Story Rating: 4.25 stars
Audio Rating: 4.75 stars
Narrator: Mark Westfield
Length: 8 hours, 9 minutes
Calvin Summers has been best friends with Ethan Hobbs since they were children. And despite Calvin being the human in the pair, he’s always looked out for and protected tiger Therian, Ethan. Ethan has some difficulties, including severe social anxiety and selective mutism, and he’s always been picked on. Calvin has always been there for him, and they have a bond that can’t be broken. But lately things have been moving toward more in their relationship. Calvin is in love with Ethan, and ready to take things to the next level. But Ethan doesn’t do so well with change, and his fears keep him from taking that next step with Calvin.
Destructive Delta is back on full duty, and they’ve been keeping up a rigorous training schedule in addition to the numerous call-outs. Sparks is training them for something, though they don’t know what, and it’s taking its toll on the team. But they are determined to do whatever is takes to make the best of it and to succeed, because if nothing else, the extra training makes them better.
Calvin and Ethan finally take that next step when a bomb threat and a hostage situation in the line of duty make them realize they need to stop wasting time. They have always had each other’s backs, have always been there for each other, and nothing is going to change. They just have to readjust their thinking. But it isn’t easy, and they need to trust in the relationship they’ve always had to see them through to the next step.
This sixth book in the THIRDS series was all about emotion and feels, with a healthy dose of military politics and secret organizations thrown in. I loved that it focused more on the relationship, as Calvin and Ethan have been dancing around and toward each other since the very beginning. We’ve gotten glimpse of them, have seen them in tender, intimate moments, as well as some sexy compromising ones. And what it comes down to is that Calvin and Ethan deserve to be together. So I was glad to see it as the primary storyline, and I really enjoyed how the job, missions, and training were used to accent and flesh out that aspect.
As always with this series, Cochet manages to write characters that are consistent without being stale and who grow without changing into something unrecognizable. Calvin here definitely came to terms with some things about his past and about his life, and I liked seeing that. But he was ready and waiting for the next thing to happen. Ethan, on the other, had definite challenges. I think Cochet did a really good job of portraying someone with social anxiety and selective mutism. Both aspects seemed rooted in his character and were tactfully and believably written. Ethan had to work hard to overcome these difficulties, and it was something he struggled with constantly. It was one of the reasons he was so hesitant to officially take that next step with Calvin, and this made sense to me.
I did, however, find some plot inconsistencies in the first half of the book when it came to the romance and relationship side of things. There were a couple things mentioned, things that Calvin and Ethan had done together or said to each other, that made it hard for me to believe that it took so long for Ethan to commit. As I said, Ethan doesn’t deal well with change, even when it’s something he wants, so it made sense that he would need time before they finally got there. But I did have a little bit of trouble, knowing what he was thinking, and not fully understanding why he wasn’t there after about the first third of the book. To me, it dragged on just a little bit too long. But when they finally took that last hurdle and were together? It was worth it.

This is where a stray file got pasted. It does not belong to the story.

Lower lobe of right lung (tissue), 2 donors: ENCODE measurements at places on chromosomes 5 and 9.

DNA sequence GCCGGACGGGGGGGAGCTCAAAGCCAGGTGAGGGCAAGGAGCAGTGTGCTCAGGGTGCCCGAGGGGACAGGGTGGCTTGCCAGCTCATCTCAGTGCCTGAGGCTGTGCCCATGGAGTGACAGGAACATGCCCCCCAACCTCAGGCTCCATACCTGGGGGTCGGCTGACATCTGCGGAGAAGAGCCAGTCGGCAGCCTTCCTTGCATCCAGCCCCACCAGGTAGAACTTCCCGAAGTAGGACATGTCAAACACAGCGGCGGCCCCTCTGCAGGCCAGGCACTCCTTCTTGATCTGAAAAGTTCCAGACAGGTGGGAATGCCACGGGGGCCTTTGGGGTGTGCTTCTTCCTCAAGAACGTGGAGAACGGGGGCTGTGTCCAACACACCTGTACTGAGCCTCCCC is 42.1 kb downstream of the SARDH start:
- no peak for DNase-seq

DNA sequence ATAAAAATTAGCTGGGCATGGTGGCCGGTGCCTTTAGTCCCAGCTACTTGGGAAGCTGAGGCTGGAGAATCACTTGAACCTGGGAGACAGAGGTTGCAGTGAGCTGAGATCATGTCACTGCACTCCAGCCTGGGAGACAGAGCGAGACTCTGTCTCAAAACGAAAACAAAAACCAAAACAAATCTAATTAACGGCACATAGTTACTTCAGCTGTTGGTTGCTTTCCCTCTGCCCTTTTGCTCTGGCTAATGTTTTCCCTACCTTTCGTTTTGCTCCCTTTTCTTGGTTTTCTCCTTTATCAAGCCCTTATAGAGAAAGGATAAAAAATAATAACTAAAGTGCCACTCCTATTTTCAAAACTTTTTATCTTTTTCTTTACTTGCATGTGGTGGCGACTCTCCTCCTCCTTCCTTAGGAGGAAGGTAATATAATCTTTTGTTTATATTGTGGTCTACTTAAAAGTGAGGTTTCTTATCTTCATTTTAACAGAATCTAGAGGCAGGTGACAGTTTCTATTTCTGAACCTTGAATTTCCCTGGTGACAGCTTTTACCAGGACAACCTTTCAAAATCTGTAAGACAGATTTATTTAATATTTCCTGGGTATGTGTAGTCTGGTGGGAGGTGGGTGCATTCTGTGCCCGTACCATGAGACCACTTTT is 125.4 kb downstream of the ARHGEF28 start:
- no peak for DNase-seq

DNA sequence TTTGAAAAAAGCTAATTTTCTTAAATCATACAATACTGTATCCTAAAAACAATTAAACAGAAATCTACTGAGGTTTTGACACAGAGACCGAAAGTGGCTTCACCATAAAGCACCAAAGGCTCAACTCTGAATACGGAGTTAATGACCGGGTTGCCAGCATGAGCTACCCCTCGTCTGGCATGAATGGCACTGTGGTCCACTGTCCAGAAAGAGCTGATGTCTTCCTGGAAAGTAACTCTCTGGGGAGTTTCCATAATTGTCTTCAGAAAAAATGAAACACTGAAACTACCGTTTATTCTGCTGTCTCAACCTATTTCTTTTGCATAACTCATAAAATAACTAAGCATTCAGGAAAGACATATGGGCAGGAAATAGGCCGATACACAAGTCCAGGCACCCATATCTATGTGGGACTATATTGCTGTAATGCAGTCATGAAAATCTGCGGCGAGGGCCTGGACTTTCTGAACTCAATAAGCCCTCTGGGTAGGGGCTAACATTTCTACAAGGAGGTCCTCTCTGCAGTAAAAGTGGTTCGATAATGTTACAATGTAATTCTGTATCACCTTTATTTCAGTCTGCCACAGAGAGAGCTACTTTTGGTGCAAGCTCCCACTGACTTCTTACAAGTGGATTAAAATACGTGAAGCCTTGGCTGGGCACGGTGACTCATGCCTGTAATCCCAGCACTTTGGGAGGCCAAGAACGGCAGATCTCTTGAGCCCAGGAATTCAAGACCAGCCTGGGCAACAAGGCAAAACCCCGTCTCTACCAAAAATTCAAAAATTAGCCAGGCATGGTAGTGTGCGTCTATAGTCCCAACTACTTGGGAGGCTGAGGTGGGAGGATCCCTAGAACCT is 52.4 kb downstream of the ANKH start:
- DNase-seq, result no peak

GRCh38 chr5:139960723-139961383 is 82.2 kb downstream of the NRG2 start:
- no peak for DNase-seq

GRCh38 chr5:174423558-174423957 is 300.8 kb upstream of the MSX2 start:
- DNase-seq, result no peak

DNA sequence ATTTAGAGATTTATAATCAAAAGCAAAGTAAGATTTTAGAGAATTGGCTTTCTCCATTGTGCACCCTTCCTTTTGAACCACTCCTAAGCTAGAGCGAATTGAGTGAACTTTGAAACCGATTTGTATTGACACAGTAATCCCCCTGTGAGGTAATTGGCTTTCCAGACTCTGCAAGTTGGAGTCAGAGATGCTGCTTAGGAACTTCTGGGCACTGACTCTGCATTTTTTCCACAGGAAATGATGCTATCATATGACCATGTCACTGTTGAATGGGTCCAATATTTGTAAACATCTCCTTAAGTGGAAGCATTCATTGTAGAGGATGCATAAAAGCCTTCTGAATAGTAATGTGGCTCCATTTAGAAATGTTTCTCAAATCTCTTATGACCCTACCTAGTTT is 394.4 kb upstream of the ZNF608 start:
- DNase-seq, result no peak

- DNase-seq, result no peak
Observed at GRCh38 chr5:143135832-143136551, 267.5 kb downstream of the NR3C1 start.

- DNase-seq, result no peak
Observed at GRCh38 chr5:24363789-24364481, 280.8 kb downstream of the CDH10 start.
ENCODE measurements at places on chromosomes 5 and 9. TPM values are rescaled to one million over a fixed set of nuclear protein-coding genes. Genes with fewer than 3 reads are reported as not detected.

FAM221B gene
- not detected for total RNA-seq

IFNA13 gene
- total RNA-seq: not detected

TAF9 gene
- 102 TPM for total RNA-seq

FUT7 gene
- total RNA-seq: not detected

The action side of things happens in a few big spurts. This actually worked really well for me. While I was missing a little bit of the constant action from previous books, I really liked that each of the missions or trainings sessions in the story worked to further the plot. They weren’t long or drawn out, they were exactly what they needed to be. And a good portion of it is a set up for the big cliffhanger at the end of the book, which of course is a direct set up for book 7. Be prepared if you’re against cliffhangers. I didn’t have a problem with the fact that we were left hanging, I like that anticipation to build, though I do have to question some of it and I’m hoping for answers when the next book comes out.
Now for the downright gushing part of the review; let’s talk about the narration. Look, I love this series and I love the writing. I’ve read a couple of them as well as listened to them in audio, and I’ve enjoyed them in both formats. But Mark Westfield makes these books for me. He takes a great story and makes it exceptional. The effects he peppers in are just icing on the cake. He gets the feeling of these stories just right, and really bring out the story as it is written. Here, he had a particular challenge in Ethan, as the character has certain emotions, thoughts, and feelings that need to be conveyed. Westfield nailed it for me. He really brought Ethan to life. He also has a great consistency with the characters’ voices throughout all of the books, though Calvin loses some of his southern twang that he had in earlier stories. It comes and goes a little bit in this one, with some passages barely sounding like it at all. But it wasn’t too big a thing. Really, Westfield just embodies these stories. I definitely recommend this book, and especially in audio version. And I really encourage you to pick this one up if you haven’t already.
A review copy of this book was provided by Dreamspinner Press.